Eric Dickerson, Chairman of the Hall of Fame Board (newly created), sent a letter to NFL Commissioner Roger Goodell, NFLPA Executive Director DeMaurice Smith and HOF President David Baker demanding health insurance and an annual salary (i.e. share of league revenue) for the Hall’s living alumni. The group argues they were “integral to the creation of the modern NFL, which in 2017 generated $14 billion in revenue”, but instead of enjoying retirement have been saddled “with severe health and financial problems.” Signed by 20+ of the league’s most accomplished players (including: Jim Brown and Jerry Rice), the letter threatened that failure to comply with the demands would result in many high-profile players abstaining from future Hall of Fame induction ceremonies. It needs to be noted that the league has had a pension plan (which goes up with each CBA negotiation) in place since ’59, a 401K plan (that players can contribute to) since ’93 and an annuity program since ’98.
Howie Long-Short: Simply looking at it from a cost standpoint, to insure every living hall of fame player would cost the league just $4 million/year or the equivalent of $.03 for every $100 generated. While obviously feasible, I’m having a hard time grasping why just a select few retirees should receive benefits. If the argument is that “to build this game, we sacrificed our bodies. In many cases, and despite the fact that we were led to believe otherwise, we sacrificed our minds”, then why shouldn’t every retired player receive medical insurance and a salary? For comparison purposes, MLB players receive lifetime coverage if they are on a MLB roster for just a single day and a life-long pension if they’re in the big leagues for 47 days.
NFL player salaries exploded in the 1990s, so there’s really two distinct classes of players; those that played in the 70s and 80s before the television money started rolling in (in ’82 the average salary of the league’s QBs was $160K) and those that started their careers after the ’87 lockout. Guys like Jim Brown, Joe Namath and Carl Eller were an instrumental part of the league’s early success and can likely use the league’s financial assistance, but I’m having a hard time grasping why guys like Kurt Warner ($62 million), Marshall Faulk ($49 million) and Curtis Martin ($47 million) are on the list; those guys were paid as franchise players at a time when the league was already generating billions/year in revenue.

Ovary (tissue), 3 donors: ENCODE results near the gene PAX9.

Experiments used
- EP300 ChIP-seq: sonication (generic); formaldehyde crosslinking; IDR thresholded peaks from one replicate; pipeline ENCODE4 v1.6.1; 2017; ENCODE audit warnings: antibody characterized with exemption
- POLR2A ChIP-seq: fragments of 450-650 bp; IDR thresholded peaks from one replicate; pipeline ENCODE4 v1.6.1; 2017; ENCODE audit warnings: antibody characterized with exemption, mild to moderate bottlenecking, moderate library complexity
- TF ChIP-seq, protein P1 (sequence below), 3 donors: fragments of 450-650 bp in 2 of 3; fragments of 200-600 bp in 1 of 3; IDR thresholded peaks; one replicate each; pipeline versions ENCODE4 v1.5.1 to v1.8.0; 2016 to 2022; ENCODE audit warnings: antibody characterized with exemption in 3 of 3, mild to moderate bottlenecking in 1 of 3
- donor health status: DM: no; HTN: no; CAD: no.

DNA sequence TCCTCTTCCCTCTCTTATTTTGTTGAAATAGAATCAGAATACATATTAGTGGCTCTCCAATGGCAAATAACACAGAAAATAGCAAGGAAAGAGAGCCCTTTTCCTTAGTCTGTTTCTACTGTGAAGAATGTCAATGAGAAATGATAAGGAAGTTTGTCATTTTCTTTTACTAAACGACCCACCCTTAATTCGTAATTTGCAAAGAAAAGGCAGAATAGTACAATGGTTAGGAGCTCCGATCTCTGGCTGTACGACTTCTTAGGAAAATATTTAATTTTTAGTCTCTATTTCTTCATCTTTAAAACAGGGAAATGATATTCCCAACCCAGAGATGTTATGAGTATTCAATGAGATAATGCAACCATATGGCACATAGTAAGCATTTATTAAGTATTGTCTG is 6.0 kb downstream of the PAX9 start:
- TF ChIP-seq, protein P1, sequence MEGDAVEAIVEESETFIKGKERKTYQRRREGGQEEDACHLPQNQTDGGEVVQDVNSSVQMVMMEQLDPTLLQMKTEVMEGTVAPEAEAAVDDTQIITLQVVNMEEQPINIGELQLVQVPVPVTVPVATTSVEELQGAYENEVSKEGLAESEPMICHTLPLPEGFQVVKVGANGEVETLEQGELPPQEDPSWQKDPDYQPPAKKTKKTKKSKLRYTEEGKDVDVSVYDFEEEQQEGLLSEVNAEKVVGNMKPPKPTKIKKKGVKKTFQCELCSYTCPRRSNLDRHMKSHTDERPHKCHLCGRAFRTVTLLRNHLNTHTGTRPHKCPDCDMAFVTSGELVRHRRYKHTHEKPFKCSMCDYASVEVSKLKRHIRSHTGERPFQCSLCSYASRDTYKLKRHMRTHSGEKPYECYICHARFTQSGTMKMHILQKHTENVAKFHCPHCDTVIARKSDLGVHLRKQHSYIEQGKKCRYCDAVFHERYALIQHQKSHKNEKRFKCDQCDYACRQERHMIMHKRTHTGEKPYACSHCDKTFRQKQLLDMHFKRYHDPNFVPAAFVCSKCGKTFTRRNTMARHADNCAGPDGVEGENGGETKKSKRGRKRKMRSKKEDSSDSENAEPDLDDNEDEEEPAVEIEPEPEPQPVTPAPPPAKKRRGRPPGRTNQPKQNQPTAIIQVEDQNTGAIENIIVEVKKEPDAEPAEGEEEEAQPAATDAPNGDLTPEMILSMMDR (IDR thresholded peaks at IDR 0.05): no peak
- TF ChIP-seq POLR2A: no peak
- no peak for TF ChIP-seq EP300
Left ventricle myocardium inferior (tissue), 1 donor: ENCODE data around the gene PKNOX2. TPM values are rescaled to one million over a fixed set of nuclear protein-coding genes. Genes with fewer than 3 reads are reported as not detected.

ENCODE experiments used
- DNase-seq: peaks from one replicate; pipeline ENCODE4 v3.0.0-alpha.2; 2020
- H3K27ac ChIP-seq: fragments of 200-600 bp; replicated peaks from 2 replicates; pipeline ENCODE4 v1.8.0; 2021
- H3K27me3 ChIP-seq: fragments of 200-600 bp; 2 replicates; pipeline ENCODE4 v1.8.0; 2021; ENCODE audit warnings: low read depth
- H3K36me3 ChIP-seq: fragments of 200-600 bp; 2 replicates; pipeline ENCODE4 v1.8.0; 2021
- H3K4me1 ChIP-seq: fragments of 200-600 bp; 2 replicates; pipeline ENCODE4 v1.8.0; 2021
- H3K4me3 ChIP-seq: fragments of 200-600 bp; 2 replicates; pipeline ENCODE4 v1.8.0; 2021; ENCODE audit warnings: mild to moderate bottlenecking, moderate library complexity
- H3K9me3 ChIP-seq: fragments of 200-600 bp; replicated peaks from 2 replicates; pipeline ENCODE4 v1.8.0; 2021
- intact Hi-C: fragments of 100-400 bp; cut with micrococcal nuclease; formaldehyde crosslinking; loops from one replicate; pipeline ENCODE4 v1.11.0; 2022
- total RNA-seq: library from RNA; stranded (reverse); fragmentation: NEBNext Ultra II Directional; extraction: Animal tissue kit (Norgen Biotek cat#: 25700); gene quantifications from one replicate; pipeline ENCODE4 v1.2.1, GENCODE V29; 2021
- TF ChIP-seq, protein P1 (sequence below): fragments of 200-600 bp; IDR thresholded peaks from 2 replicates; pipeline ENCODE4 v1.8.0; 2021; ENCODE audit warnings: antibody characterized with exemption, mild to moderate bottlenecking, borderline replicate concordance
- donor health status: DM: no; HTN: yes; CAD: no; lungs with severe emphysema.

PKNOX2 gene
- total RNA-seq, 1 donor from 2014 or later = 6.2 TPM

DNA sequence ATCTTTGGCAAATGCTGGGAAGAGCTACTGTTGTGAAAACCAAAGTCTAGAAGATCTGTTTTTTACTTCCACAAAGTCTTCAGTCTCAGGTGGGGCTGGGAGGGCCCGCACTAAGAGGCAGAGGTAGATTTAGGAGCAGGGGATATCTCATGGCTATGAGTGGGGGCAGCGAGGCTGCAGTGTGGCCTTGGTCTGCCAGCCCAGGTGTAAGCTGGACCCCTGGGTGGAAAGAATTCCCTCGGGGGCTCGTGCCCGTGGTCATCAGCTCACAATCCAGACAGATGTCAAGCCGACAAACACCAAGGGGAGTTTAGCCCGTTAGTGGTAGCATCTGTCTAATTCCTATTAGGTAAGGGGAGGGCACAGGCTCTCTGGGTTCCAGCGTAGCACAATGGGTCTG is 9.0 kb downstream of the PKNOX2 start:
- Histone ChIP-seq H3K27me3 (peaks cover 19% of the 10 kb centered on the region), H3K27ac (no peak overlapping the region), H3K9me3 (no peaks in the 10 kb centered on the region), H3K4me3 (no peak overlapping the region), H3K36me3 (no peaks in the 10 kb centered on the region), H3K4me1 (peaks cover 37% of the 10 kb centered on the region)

Dickerson’s letter also takes aim at Goodell’s $40 million salary and the construction of a $1 billion Hall of Fame Village in Canton, OH. While I can’t argue that the league needed a $1 billion shrine to honor the league’s past, Goodell’s compensation is in line with CEOs of corporations generating comparable revenue; Les Moonves earned $69.3 million ($13.7 billion in revenue) in ‘17, while Michael Rapino (Live Nation) took in $70.6 million ($10.3 billion in revenue). Those opposed to Goodell’s salary will point to the Ray Rice video, deflate-gate and the anthem protests as reasons why the commissioner is overpaid, but his success in driving revenue in undeniable; the league is generating 50% more revenue than it did in ’10.
Fan Marino: The NFL plans to hold the league’s 100th anniversary celebration during the 2020 season and the Hall of Fame board is looking to use that event as leverage for a payday. Dickerson’s letter talks of “exploiting” player images for marketing purposes, but that statement is more than a bit disingenuous. The reason HOF players show up in Canton every summer is because they are paid (autograph signings, meet & greets etc.) and it strokes their ego. There’s no requirement that inductees attend, the old-timers come because it’s the one weekend/year they can relive their glory days and listen to fans tell them how great they were. If the NFL’s HOF players want to bite off their nose to spite their face, let ‘em.
Speaking of the ’87 lockout, no HOF board member is a bigger pig than Lawrence Taylor. For those too young to remember, Taylor crossed the picket line as his teammates were on strike to secure better working conditions and improved retirement benefits. While it’s worth asking why Sarah White (Reggie White’s widow) is on the list (it’s supposed to be for living players), one can at least argue Reggie’s impact on free agency; there is no argument to be made for scab who has since plead guilty to sexual misconduct with a 16-year-old.
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